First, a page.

Personalization and Privacy in the AI Era
Delivering personalized customer experience (CX) goes way beyond addressing a customer by name in an automated email; it is about knowing the customer’s interests, history and intent, and using this data to create a level of engagement that is authentic and relevant at every stage of the customer journey. According to Accenture, 44% of U.S. consumers report feeling frustrated when companies fail to deliver relevant, personalized experiences. For organizations to succeed in creating truly personalized CX, they must ensure every interaction is tailored to their customers’ immediate circumstances and current priorities. But there is a fine line between wowing your customers and creeping them out – between personalization and privacy.
Holding too much customer information is now seen as problematic, especially in the age of data privacy controversies, such as the Facebook scandal of early 2018 when it was revealed that the social media giant inappropriately shared the personal data of 87 million profiles with a British political consulting firm. More recently, Amazon has admitted that it employs human workers to listen to Alexa recordings in an effort to improve the digital assistant’s natural language processing (NLP) abilities. Amazon had not informed users that a human could be listening to private recordings of their day-to-day lives.
Despite incidents like these, Facebook is more profitable than ever, and the smart speaker boom shows no signs of abating. Statistics indicate an estimated 2018 million units installed and market revenue projections of over 27 billion in 2022. According to a recent survey of US consumers who own smart devices, 49% of respondents said they own a smart speaker. Why is that?
The Privacy Paradox
“Ask 100 people if they care about privacy and 85 will say yes. Ask those same 100 people if they’ll give you a DNA sample just to get a free Big Mac, and 85 will say yes,” said entrepreneur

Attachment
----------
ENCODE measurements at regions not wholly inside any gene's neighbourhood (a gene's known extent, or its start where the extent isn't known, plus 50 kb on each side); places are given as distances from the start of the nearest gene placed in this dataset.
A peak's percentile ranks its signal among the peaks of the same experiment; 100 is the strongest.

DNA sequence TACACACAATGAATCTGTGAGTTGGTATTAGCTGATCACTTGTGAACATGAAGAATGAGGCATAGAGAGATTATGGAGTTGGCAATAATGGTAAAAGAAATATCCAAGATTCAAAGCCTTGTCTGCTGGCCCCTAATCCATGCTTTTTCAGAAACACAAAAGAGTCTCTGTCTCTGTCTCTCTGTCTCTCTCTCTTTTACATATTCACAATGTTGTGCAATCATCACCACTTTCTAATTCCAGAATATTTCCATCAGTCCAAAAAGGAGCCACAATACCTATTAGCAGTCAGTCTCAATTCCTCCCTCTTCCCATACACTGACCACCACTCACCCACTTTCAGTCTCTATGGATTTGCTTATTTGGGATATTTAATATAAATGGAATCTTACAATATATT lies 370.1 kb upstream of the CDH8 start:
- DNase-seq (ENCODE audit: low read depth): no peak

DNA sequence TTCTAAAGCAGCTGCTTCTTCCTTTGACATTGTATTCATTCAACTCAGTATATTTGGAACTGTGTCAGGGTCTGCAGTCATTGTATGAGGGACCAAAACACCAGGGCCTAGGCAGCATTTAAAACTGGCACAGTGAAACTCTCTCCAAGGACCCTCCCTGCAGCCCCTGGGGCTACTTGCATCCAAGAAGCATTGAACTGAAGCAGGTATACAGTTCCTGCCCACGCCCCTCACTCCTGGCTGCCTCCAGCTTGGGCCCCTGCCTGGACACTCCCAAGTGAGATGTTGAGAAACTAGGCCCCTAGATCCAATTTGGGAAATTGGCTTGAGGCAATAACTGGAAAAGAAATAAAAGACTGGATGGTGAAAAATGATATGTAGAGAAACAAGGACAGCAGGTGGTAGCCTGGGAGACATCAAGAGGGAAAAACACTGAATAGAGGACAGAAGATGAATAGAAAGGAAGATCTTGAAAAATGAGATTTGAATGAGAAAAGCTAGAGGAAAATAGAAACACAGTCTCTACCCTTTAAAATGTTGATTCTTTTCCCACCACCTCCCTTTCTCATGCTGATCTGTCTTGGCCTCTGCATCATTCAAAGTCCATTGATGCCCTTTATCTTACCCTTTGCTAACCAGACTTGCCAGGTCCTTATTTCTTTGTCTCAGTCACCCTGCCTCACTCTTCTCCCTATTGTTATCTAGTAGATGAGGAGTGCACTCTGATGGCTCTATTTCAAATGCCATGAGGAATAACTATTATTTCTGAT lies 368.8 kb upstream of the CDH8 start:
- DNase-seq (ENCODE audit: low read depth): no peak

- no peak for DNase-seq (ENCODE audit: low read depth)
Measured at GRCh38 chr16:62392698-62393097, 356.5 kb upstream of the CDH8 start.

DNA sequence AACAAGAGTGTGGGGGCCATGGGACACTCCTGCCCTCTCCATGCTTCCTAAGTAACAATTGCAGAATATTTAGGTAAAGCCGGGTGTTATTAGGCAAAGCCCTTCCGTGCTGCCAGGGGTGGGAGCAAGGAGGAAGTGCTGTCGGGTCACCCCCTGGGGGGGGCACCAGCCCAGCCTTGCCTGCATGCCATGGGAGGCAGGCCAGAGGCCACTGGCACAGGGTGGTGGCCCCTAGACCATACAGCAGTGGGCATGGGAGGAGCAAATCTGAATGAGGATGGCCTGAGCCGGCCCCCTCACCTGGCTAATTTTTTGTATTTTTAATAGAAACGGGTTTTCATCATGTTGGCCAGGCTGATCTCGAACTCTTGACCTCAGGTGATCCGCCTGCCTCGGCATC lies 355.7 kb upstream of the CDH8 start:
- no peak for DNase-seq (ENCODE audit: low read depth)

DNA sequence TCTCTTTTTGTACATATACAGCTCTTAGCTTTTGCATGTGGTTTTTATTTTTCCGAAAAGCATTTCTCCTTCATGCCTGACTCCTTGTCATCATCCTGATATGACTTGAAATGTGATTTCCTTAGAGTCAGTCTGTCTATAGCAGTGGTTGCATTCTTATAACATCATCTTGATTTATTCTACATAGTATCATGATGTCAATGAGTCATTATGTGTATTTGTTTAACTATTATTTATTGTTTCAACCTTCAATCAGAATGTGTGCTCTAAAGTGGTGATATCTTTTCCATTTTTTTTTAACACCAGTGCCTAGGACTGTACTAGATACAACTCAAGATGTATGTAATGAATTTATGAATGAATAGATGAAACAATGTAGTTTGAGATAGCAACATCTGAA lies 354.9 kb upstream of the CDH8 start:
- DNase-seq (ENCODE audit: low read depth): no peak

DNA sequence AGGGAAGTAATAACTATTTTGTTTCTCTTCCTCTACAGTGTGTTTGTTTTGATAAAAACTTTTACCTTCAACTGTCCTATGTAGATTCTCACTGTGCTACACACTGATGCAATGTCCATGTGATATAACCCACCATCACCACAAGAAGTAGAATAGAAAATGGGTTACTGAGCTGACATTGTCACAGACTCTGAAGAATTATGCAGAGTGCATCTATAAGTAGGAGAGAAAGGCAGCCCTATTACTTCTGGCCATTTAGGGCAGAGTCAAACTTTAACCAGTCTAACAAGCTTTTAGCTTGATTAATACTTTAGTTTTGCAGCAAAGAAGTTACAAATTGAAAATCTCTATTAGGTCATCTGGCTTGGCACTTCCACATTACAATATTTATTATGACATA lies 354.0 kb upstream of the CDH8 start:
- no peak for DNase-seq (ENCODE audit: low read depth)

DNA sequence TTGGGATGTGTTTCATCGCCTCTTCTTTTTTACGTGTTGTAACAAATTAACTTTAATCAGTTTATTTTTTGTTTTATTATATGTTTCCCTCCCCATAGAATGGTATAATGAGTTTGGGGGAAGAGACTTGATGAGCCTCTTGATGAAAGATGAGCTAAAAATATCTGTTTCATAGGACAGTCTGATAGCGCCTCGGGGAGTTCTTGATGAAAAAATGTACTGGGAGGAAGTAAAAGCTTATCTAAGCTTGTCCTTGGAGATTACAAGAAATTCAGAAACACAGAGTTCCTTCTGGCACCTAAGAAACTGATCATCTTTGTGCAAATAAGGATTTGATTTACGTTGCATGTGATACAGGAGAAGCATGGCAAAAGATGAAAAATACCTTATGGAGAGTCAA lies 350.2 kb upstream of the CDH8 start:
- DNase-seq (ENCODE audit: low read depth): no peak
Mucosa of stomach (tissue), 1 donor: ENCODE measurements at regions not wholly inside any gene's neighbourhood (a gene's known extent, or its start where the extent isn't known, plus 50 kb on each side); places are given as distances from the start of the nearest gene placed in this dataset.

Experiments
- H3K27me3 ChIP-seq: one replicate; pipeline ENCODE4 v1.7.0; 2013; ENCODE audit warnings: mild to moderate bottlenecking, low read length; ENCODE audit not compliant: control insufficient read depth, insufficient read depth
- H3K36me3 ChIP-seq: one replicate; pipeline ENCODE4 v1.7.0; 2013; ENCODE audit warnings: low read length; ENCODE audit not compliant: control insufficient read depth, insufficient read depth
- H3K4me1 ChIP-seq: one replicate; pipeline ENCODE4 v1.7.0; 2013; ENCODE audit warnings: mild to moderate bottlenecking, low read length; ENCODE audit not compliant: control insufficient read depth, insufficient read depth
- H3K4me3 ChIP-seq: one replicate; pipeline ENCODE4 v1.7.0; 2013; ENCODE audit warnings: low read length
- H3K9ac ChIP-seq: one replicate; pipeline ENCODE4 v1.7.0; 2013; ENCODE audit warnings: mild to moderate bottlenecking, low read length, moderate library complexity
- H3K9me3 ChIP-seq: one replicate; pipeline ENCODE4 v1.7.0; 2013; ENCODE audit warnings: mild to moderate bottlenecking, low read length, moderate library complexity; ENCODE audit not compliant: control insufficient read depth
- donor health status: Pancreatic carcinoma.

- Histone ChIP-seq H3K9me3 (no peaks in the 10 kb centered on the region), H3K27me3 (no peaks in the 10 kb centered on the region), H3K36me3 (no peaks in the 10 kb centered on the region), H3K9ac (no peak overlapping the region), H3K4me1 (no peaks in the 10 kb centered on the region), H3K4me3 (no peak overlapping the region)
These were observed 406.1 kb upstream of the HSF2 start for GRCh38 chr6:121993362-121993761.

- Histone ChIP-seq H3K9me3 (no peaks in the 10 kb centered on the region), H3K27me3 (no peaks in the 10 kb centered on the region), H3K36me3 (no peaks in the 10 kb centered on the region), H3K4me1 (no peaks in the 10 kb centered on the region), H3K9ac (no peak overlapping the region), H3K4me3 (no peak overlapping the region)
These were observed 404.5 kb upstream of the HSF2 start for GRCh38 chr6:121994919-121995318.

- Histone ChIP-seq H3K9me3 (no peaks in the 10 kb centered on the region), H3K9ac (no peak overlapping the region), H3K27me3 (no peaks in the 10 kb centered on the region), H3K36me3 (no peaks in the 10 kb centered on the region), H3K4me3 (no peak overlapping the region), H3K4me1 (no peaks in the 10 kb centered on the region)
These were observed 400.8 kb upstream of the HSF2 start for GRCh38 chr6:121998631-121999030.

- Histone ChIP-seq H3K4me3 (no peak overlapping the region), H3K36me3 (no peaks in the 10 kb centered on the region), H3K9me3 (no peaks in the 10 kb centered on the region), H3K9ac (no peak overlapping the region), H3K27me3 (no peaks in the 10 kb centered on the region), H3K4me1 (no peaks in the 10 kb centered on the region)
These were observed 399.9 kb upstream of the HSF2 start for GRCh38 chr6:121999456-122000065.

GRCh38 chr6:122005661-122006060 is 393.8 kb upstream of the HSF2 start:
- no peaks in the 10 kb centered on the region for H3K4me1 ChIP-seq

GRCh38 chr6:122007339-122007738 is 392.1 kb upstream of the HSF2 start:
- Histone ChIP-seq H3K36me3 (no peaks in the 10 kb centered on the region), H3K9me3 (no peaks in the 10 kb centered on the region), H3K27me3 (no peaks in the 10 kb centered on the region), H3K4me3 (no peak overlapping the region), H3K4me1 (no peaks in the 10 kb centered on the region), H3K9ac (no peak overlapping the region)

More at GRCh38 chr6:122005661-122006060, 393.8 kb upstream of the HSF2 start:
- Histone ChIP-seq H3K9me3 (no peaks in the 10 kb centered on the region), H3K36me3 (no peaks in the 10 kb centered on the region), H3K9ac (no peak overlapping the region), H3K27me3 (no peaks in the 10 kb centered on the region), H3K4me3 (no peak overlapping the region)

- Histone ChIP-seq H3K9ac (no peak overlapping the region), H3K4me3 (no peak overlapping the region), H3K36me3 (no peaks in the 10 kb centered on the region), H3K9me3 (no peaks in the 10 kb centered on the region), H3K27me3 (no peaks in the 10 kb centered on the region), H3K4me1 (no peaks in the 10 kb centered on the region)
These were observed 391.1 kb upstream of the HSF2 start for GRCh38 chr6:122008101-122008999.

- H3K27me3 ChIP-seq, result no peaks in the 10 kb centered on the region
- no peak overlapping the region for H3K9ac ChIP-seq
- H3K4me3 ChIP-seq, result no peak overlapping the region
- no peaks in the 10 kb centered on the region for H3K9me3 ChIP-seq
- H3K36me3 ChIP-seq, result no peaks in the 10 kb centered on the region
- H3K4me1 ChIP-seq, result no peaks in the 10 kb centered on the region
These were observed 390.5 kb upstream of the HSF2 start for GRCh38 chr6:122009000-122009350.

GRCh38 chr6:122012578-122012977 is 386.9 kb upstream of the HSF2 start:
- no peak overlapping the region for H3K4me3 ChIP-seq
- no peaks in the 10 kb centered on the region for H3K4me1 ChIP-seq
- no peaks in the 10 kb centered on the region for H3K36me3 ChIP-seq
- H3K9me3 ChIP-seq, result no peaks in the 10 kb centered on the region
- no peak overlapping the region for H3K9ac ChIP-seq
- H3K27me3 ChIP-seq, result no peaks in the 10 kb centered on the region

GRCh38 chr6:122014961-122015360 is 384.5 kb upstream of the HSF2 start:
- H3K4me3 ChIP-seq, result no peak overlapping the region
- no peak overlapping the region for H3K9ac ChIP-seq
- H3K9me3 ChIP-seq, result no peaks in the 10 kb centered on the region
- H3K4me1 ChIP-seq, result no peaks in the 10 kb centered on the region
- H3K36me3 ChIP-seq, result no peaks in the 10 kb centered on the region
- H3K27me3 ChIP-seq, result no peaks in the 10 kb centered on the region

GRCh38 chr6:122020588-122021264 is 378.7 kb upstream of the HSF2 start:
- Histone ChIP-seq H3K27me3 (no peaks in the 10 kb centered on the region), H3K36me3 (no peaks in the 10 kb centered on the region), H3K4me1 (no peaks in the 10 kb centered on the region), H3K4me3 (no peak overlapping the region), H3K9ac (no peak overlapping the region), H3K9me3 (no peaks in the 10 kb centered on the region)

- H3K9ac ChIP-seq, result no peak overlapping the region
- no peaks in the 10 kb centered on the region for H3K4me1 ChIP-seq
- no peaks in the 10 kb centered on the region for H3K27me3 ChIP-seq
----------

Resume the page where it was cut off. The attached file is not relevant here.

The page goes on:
The privacy paradox is a well-known phenomenon relating to the inconsistency between people’s priorities about personalization and privacy. While most people say that they value their privacy, they nevertheless do very little to protect it and freely give away their personal information. According to Gartner, despite doubting that brands will use their data ethically, Millennials are perfectly willing to pass on their personal information in exchange for convenience and personalized experiences. In fact, a study found that 70% of Millennials are willing to let retailers track their browsing and shopping behaviors in exchange for a better shopping experience. Clearly, personalization and privacy have an unequal relationship.
Personalization powers profit
It seems consumers are willing to overlook privacy concerns in return for personalized experiences. However, according to Gartner research, only 12% of consumers say they get customized assistance from brands. This failure to deliver the personalization that consumers demand leads to missed opportunities. Accenture reports that 41% of consumers switched companies over a lack of trust and poor personalization, costing businesses $756 billion.
Enrich, don’t annoy
Today’s consumers want their lives to be as easy as possible. Businesses hoping to compete in this modern marketplace must adapt their customer-facing processes to ensure every interaction is as quick and seamless as possible. This means not wasting customers’ time, not making them repeat information, and not requiring them to call back to receive service. For example, having the customer’s history on hand before greeting them enables a personalized interaction, allowing an agent to reference their past purchases. Personalization is a proven strategy across a wide variety of use cases. In fact, McKinsey’s research shows that companies that eliminate inefficiencies along the customer journey increase revenues by as much as 10-15%, while simultaneously lowering the cost to serve by up to 20%. A Gartner study found even more dramatic results, reporting that moving from providing a high effort customer experience to a low effort one cuts costs by 37%. However, providing personalized service requires access to huge volumes of customer data.